An Old Chestnut, Made Fresh Again

Green Grow The Lilacs (Theatricum Botanicum)userpic=dramamasksGreen grow the lilacs, all sparkling with dew,
It’s a familiar tale that you thought you knew,
What’s Oklahoma! now was once much more true,
Green Grow the Lilacs will win over you

Last May, Cabrillo Music Theatre announced its 2014-2015 season: Memphis, Company, Mary Poppins, and Oklahoma!. None of which I was interesting in seeing — especially yet another production of Oklahoma!.† I’ve seen Oklahoma! far too many times, both on the stage and on the screen. Yes, it was a seminal musical back in 1943, but today it seems tired. Yet when Theatricum Botanicum (FB) announced their season, I was excited to see Green Grow the Lilacs as part of the repertoire.  Oklahoma! you see with regularity. But Green Grow the Lilacs the play with music upon which Oklahoma! was based — you don’t see that often (after all, it only had 64 performances on Broadway). So, after a little rain delay, and a week after Cabrillo closed their very successful production of Oklahoma!, we were back for a second show at Theatricum Botanicum (FB) — Lynn Riggs’ Green Grow the Lilacs.
[†: Luckily, Cabrillo redeemed themselves with the 2015-2016 season, and we’re back as subscribers]

If you are familiar with Oklahoma!, you’re familiar with the basic plot of Green Grow the Lilacs. The cowboy Curly McClain is interested in the farmgirl Laurey Williams, who is living with her Aunt Eller Murphy in Indian Territory (eventually Oklahoma) in 1900. She’s interested in him but doesn’t want to show it, because their farmhand, Jeeter Fry, a large and potentially violent man, is interested in her and she’s scared of what will happen if she breaks it off. She has accepted an invitation to a dance party with Jeeter, making Curly take Aunt Eller. There is a comic subplot involving Ado Annie Carnes and a Syrian peddler. At the party, Jeeter makes unwanted sexual advances towards Laurey, and she runs him off. Curly proposes, and they get married. That evening, their friends drag them to the barn for the wedding night, but Jeeter shows up and sets the barn on fire. He fights with Curly, and ends up landing on his own knife. Curly is still taken away for trial. He escapes jail to return to see Laurey, but promises to go back the next morning.

If you are familiar with Oklahoma!, you’ll see some significant similarities and differences (if not, read this and come back). Some of the language was translated almost verbatim into song and dialogue, particularly the dialogue about the surrey with the fringe. However, there are significant changes in plots and subplots. In the main plot, the biggest change is the timeline and the fact that the final verdict is never rendered. There are no other girls Curly flirts with; there’s no jealousy involved. There’s no bidding on baskets. However, there are scenes that are almost directly translated into songs in the musical. The Ado Annie subplot is completely different. She’s much more timid and unsure about sex; there’s no Will Parker onstage at all. She’s there primarily as a friend for Laurie — mirroring almost the same relationship as the one between Rosalind and Celia in As You Like It. My wife commented that the story is much less centered on Laurey and Curly, and much more centered on Aunt Eller and her strength in holding things together. I’d tend to agree.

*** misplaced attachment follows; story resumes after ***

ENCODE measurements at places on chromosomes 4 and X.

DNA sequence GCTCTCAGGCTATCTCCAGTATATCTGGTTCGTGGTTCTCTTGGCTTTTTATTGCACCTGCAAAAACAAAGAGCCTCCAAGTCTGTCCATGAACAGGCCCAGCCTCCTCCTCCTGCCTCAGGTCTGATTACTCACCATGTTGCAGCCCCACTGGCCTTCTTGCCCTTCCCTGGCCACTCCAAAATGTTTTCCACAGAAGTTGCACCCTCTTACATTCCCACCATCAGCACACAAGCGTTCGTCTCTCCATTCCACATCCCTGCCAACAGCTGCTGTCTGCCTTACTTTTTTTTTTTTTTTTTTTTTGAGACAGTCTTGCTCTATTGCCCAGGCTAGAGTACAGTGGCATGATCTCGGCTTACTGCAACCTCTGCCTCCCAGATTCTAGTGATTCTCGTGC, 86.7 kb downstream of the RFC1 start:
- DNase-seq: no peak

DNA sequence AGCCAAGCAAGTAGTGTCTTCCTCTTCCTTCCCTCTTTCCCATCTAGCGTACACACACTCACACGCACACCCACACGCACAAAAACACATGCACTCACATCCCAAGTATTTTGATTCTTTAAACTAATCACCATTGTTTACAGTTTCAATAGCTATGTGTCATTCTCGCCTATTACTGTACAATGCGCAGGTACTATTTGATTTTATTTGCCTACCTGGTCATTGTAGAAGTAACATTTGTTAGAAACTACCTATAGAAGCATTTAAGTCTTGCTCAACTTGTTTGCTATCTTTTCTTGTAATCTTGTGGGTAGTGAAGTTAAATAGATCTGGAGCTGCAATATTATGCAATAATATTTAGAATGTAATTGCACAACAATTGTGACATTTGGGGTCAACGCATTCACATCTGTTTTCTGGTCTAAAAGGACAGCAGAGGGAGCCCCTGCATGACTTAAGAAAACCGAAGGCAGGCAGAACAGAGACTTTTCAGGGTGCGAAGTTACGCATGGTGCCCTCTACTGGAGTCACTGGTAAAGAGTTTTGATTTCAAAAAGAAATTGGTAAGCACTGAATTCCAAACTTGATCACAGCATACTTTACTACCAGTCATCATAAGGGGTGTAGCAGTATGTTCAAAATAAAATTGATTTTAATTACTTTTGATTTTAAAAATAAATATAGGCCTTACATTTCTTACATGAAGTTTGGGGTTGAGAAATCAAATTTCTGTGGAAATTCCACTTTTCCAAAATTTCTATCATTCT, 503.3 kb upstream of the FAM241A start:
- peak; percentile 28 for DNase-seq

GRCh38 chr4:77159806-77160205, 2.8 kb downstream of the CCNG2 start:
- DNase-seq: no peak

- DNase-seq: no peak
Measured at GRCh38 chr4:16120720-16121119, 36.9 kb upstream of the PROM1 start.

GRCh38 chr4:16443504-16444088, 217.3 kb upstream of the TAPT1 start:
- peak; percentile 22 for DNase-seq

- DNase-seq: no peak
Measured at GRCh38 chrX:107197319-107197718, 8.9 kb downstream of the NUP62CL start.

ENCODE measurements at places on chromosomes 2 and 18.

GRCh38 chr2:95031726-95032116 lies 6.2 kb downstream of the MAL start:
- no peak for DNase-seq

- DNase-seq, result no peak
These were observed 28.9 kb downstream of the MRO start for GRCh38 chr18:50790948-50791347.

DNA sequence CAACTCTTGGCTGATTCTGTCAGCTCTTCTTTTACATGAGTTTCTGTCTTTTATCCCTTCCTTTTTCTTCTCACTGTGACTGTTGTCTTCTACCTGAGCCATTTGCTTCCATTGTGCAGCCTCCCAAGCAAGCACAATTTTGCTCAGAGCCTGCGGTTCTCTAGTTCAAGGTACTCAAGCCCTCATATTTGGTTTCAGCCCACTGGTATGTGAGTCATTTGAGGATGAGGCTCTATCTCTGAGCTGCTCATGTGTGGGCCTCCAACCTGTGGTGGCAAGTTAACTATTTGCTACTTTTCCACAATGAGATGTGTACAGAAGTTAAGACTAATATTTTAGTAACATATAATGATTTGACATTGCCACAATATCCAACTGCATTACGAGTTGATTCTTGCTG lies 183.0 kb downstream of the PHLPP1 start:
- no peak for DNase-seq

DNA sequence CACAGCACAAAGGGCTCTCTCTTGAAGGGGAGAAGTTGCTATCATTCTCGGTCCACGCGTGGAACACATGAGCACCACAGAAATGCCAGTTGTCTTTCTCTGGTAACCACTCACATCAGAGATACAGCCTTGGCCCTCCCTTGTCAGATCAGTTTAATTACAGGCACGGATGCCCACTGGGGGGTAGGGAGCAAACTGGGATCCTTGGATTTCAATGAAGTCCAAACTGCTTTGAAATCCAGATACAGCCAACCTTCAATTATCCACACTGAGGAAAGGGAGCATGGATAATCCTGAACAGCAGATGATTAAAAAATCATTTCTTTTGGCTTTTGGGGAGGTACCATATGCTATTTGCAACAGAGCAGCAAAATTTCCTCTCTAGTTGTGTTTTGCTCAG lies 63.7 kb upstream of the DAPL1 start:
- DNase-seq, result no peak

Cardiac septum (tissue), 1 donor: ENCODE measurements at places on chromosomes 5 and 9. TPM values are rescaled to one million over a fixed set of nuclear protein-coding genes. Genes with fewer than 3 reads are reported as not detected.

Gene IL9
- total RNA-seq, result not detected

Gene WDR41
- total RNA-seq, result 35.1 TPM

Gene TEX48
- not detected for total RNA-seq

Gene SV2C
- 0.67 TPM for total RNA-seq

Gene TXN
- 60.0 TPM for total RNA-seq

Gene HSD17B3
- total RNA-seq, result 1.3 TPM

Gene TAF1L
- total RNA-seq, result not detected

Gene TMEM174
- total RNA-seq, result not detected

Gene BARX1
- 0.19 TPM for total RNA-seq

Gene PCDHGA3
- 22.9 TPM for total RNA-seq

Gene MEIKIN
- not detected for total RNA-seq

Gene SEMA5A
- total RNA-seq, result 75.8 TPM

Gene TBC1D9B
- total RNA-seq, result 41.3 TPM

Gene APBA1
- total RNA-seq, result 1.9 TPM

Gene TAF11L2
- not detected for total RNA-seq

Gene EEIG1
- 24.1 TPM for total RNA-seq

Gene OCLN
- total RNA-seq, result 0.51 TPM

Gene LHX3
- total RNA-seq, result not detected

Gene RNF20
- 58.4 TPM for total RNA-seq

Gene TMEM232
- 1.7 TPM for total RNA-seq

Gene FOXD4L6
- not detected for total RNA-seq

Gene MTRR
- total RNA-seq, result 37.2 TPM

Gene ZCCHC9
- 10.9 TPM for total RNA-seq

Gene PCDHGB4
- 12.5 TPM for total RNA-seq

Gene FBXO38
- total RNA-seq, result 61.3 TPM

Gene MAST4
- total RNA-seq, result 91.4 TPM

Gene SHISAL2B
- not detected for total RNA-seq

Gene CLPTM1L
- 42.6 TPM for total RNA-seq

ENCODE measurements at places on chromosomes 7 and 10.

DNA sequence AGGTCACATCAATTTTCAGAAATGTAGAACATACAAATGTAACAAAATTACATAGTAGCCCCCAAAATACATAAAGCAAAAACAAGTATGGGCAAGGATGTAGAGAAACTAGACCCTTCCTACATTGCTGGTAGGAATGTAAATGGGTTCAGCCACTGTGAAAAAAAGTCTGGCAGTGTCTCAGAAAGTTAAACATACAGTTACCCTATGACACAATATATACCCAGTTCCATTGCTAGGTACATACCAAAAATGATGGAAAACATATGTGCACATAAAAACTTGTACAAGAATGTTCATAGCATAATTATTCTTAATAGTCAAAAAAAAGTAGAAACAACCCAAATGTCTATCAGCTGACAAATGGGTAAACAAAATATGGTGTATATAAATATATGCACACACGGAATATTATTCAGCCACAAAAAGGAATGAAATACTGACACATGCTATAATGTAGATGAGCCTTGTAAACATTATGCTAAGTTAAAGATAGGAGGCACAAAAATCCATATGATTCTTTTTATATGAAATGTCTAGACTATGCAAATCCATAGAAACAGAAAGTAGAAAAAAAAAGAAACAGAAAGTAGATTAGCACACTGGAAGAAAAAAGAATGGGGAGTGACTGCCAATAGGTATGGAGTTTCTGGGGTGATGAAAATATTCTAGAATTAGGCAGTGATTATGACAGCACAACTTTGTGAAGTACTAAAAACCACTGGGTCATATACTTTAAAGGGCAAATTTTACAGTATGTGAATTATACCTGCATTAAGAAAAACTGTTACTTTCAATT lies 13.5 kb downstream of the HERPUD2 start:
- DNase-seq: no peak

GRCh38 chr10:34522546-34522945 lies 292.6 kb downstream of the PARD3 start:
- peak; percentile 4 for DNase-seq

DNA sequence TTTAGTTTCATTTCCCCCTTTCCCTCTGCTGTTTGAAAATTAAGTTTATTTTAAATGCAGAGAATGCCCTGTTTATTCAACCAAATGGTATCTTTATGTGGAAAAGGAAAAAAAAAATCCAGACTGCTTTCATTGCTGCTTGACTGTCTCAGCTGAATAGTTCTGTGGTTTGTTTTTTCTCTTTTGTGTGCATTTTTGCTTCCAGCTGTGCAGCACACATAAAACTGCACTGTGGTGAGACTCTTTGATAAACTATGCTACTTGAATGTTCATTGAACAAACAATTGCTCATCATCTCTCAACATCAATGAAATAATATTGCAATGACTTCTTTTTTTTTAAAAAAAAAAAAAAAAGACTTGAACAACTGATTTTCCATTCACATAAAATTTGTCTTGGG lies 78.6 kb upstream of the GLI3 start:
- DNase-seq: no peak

The music, of course, is completely different. GGtL features much traditional folk music: songs like Get Along Little Doggies, Old Paint, Green Grow the Lilacs, Careless Love, Skip To My Lou, Down in the Valley, and another song to the same tune as Frozen Logger. These are accompanied by the actors on the stage, almost all of who play instruments. There were numerous guitars, a banjo, an accordion, a harmonica, and various percussion devices including a washtub bass. The rendition of Careless Love was particularly beautiful and harmonious. For someone like me who loves folk music, this was a delight. In fact, I tended to like the original folk music much much more than the material Rodgers and Hammerstein developed.

To me, knowing both shows, I actually preferred Green Grow the Lilacs. The indeterminate ending seemed to feel right, the characters had the right complications to their characters. R&H simplified things and upped the humor, but sometimes the more gentle humor works better. The dialogue had a very midwestern feel to it, with loads of folk aphorisms and sayings, and midwestern behavior. The directoral team was the same as for the previous day’s As You Like It  — director Ellen Geer (FB) assisted by Jonathan Blandino/FB, and they did a wonderful job of bringing out the folksy in the characters, as well as the realism. I particularly remember watching the faces of the actors, which were mesmerizing throughout.

Green Grow The Lilacs - Publicity StillsThe acting was top right — especially when you consider that the same lead actresses had leading roles in the previous day’s As You Like It, where they played Rosalind, Cellia, and Jaques. How they remember all the dialogue astounds me. Our lead couple was Willow Geer (FB) [Laurey Williams] and Jeff Wiesen (FB) [Curly McClain]. Geer had a lovely charm about her, a friendliness and folkishness that made her perfect for the character. Her performance was wonderful — she was one of the faces I couldn’t stop watching — and her singing was delightful. She also played the banjo very well (but there’s more money in acting 🙂 ). Wiesen had a lovely singing voice and created a great character as Curly — you could see why Laurey loved him.